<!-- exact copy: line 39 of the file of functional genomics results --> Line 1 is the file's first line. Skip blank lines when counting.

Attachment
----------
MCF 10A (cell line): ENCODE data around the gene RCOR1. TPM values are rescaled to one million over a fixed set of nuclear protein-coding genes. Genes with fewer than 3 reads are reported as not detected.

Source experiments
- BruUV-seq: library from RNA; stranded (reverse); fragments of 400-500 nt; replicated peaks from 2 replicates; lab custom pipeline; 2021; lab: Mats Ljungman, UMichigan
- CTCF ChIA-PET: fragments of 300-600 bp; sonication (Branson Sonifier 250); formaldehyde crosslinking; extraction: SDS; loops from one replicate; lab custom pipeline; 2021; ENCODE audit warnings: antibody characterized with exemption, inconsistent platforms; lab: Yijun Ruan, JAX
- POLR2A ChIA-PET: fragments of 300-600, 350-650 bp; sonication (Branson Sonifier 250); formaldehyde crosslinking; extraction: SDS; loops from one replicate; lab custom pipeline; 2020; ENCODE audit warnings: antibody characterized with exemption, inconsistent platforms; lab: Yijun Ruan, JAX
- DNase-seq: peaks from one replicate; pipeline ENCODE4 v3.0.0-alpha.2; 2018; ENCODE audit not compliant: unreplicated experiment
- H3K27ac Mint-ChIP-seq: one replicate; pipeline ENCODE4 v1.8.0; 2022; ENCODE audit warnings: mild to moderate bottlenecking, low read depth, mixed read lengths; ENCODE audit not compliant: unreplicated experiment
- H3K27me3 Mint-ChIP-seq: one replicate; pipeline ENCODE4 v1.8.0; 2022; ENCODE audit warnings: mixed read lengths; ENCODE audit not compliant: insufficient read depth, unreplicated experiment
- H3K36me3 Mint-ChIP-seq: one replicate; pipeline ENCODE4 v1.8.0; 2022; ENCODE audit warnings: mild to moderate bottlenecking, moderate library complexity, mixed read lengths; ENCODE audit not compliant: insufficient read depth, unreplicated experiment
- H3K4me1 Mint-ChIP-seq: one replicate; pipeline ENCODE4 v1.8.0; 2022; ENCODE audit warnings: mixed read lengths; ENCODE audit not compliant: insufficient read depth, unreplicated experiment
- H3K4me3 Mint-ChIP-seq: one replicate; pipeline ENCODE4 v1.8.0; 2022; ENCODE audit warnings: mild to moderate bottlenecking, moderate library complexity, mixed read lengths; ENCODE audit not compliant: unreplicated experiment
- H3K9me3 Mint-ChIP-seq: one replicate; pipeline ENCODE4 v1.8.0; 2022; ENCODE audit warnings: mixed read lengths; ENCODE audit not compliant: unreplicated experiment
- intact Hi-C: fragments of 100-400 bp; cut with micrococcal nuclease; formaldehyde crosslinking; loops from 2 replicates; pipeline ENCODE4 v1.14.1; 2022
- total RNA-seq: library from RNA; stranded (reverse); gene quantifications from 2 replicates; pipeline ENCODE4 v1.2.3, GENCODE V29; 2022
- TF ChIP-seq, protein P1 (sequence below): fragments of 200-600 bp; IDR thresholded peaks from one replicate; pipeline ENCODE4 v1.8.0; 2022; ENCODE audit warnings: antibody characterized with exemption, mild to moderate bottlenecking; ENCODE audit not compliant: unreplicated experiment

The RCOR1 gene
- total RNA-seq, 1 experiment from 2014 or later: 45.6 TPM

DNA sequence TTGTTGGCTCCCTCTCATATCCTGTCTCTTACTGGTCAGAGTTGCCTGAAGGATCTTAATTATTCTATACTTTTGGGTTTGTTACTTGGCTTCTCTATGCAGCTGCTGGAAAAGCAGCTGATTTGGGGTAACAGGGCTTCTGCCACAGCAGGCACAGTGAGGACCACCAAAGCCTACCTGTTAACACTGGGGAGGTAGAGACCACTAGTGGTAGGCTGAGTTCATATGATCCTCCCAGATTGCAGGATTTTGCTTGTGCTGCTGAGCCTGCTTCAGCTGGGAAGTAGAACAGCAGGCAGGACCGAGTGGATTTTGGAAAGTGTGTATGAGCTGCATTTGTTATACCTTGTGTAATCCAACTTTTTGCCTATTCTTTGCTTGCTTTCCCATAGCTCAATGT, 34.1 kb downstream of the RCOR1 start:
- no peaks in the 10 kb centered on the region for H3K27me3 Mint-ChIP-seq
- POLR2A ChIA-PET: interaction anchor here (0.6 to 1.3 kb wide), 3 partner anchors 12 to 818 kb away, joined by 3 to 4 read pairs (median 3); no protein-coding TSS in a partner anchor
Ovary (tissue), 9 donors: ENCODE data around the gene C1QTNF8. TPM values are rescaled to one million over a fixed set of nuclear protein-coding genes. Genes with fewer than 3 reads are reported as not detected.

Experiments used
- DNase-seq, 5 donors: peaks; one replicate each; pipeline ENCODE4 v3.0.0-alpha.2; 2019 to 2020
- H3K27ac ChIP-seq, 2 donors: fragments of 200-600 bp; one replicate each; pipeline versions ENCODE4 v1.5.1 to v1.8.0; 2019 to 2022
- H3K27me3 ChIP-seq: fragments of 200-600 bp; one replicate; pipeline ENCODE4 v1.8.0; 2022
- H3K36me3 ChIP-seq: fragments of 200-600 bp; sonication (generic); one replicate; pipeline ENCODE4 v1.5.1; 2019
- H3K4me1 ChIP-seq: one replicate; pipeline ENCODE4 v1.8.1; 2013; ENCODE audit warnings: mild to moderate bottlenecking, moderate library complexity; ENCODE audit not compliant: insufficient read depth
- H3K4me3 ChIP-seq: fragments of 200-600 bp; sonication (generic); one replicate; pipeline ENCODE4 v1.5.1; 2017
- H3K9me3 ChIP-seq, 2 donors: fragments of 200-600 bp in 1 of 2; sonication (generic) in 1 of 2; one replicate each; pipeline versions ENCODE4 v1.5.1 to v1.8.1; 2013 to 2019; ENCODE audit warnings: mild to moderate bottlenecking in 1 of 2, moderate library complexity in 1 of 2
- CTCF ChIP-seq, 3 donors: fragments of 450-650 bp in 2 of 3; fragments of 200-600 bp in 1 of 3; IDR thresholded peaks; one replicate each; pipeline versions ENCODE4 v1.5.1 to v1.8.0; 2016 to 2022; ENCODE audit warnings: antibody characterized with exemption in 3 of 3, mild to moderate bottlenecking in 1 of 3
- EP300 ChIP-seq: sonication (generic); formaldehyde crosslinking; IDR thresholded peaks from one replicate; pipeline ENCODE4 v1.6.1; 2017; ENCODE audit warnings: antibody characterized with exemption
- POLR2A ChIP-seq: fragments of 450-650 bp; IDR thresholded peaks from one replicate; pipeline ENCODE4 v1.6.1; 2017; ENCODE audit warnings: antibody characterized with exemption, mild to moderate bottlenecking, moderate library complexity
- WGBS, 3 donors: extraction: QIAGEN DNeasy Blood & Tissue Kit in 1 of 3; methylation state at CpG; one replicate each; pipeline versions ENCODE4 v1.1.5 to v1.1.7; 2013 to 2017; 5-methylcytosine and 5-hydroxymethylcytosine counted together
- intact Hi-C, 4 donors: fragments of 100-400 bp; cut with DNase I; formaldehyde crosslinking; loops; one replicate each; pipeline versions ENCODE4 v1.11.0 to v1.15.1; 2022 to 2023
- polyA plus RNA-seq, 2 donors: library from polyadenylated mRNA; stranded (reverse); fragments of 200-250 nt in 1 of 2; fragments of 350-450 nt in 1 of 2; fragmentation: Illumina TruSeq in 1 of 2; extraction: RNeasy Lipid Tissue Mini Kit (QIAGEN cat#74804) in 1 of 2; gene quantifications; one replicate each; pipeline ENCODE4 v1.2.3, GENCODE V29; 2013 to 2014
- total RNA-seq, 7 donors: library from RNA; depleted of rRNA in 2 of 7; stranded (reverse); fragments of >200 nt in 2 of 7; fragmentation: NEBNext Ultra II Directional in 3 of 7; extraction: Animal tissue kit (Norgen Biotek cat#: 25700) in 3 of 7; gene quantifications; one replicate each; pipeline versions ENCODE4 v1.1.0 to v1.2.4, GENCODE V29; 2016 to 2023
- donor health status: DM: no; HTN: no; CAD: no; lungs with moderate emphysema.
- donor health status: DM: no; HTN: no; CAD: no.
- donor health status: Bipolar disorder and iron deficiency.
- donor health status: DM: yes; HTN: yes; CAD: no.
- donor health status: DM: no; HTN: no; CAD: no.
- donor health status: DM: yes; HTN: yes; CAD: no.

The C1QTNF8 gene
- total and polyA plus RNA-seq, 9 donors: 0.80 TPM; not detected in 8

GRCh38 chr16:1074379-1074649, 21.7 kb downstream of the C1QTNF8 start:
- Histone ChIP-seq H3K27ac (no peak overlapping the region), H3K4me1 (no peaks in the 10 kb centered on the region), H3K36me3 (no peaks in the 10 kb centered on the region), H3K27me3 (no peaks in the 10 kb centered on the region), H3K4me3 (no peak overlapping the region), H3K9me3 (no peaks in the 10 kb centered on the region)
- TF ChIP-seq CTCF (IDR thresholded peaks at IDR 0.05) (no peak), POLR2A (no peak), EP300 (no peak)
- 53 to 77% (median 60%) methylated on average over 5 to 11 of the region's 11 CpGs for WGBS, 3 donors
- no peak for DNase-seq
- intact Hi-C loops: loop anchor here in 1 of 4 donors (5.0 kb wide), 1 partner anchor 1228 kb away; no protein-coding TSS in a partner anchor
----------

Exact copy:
- donor health status: Bipolar disorder and iron deficiency.